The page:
U.S. court hears challenge to $5.7 billion Visa, MasterCard settlement

NEW YORK (Reuters) - A U.S. appeals court on Monday weighed whether to uphold the approval of an estimated $5.7 billion antitrust settlement by MasterCard Inc MA.N and Visa Inc V.N with merchants over credit card fees despite the objection of several major retailers.

A logo of Mastercard is seen at the Mastercard Centre in Beijing, October 30, 3014. REUTERS/Jason Lee

A lawyer for retailers including Target Corp TGT.N and Inc AMZN.O urged the 2nd U.S. Circuit Court of Appeals in New York to reject the deal, saying it forces merchants to give up their rights to sue over various policies and practices.

“The defendants are trying to buy something that is not for sale,” said Thomas Goldstein, the lawyer.

But Paul Clement, a lawyer for merchants who negotiated the deal, said the settlement was fair and provided not just $5.7 billion but reforms an expert valued as worth up to $62 billion.

“There was meaningful relief here,” he said.

The settlement, the largest in a U.S. antitrust class action, resolved lawsuits by merchants pending since 2005. The lawsuits accused Visa and MasterCard of fixing the fees they were charged each time customers used credit or debit cards.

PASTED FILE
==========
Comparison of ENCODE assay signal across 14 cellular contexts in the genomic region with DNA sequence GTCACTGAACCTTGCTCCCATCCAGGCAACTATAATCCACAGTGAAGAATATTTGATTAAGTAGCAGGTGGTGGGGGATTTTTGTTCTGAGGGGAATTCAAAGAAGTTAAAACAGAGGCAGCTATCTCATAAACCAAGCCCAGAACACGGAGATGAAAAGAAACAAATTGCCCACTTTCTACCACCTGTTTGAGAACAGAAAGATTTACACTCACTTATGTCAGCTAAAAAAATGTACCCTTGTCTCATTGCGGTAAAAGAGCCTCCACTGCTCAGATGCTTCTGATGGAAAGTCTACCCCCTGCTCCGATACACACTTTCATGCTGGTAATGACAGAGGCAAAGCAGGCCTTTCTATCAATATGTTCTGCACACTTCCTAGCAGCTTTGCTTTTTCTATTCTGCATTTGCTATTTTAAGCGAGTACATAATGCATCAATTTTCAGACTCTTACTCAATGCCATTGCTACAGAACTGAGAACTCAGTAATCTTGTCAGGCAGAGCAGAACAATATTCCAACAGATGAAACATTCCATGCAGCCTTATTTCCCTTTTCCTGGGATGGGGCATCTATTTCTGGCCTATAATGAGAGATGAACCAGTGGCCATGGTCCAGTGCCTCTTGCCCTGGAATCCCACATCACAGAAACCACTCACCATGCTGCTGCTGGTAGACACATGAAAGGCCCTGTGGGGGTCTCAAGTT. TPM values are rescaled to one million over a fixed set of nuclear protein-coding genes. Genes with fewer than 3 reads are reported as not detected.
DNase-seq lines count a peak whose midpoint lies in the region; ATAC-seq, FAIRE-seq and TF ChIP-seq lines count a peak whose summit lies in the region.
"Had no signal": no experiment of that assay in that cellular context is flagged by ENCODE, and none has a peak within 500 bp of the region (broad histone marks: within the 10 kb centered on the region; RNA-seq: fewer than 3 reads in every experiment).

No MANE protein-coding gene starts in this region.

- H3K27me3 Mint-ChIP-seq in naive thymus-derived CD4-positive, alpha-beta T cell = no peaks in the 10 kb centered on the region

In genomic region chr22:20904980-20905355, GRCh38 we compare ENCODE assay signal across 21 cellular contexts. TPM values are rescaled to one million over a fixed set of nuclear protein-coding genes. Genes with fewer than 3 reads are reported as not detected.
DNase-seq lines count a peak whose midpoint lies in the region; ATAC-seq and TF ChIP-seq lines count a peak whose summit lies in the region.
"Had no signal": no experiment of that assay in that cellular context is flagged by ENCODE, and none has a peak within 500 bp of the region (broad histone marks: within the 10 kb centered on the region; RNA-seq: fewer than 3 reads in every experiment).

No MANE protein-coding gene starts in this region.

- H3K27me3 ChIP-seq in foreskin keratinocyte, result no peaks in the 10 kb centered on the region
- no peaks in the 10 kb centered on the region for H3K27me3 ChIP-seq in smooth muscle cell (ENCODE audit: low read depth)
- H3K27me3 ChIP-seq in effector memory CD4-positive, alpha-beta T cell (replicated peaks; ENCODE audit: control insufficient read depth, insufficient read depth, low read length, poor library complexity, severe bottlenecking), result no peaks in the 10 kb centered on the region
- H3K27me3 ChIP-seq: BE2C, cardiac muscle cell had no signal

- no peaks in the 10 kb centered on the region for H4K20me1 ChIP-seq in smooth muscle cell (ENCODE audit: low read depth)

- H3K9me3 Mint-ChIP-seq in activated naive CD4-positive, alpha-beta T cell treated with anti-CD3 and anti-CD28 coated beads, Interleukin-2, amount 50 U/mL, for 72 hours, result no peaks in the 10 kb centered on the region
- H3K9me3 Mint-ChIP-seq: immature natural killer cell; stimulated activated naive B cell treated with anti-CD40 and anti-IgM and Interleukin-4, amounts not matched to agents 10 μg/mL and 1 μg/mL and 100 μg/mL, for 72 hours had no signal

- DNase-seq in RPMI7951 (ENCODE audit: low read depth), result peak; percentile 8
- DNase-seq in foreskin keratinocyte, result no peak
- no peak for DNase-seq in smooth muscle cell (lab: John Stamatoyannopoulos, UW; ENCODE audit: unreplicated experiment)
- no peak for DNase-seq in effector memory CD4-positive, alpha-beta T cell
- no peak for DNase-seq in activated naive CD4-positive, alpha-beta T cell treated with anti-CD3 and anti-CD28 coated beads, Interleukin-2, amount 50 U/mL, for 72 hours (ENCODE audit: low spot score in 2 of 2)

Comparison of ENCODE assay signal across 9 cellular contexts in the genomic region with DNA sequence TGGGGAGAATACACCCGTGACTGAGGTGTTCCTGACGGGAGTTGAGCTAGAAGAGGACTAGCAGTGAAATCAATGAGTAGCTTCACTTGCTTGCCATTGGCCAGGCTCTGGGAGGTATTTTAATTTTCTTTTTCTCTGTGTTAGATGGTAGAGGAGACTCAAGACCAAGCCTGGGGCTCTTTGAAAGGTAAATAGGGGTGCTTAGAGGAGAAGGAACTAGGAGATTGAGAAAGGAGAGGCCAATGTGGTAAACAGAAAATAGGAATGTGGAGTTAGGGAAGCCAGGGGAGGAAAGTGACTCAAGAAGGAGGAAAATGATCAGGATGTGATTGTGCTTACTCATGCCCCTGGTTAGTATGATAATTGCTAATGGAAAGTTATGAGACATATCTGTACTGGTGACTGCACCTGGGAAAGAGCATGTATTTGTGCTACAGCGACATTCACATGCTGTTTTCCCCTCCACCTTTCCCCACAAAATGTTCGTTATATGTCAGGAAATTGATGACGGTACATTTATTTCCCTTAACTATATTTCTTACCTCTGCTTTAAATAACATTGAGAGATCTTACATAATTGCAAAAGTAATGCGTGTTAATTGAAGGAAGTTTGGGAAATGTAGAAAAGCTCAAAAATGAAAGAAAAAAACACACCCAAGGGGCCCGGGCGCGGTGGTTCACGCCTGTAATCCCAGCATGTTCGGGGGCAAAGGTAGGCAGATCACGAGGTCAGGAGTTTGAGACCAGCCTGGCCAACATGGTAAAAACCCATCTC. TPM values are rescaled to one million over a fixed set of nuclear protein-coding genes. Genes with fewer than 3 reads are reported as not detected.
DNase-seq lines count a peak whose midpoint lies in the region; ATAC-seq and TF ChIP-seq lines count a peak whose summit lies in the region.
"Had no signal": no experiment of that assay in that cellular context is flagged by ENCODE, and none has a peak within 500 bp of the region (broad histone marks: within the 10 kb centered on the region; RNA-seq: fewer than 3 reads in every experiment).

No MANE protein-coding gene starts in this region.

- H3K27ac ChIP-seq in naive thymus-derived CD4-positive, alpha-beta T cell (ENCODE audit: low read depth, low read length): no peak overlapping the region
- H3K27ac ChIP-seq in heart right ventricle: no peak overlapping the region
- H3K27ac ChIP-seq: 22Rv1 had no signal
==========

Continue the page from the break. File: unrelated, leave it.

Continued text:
Merchants also claimed Visa and MasterCard prevented retailers from encouraging customers to use cheaper payment methods.

U.S. District Judge John Gleeson in Brooklyn in 2013 approved the deal, saying it provided significant monetary award and meaningful relief.

The settlement provides for cash payments to merchants and lets them begin charging customers a surcharge when they use Visa or MasterCard credit cards.

Around 8,000 merchants, representing 25 percent of the transactional volume at issue, opted out of the deal, driving its value down to $5.7 billion from $7.2 billion. Over 30 lawsuits by those opt-outs are pending.

Those retailers say a broad litigation release in the settlement forces current and future merchants who accept Visa or MasterCard to forgo rights to sue over various current and future policies and practices.

The deal’s approval was thrown into further flux after Keila Ravelo, an ex-lawyer at MasterCard’s law firm, was charged in December with engaging in a fraud scheme.

Following her arrest, the firm, Willkie Farr & Gallagher, discovered an exchange of communications between Gary Friedman, a lawyer for the plaintiffs, and Ravelo.

Some retailers say the exchange of confidential information tainted the deal. Similar communications between Friedman and Ravelo resulted in August in a federal judge rejecting a separate antitrust settlement with American Express Co.AXP.N

The case is In Re: Payment Card Interchange Fee and Merchant Discount Antitrust Litigation, 2nd U.S. Circuit Court of Appeals, No. 12-4671.

Reporting by Nate Raymond in New York; Editing by Cynthia Osterman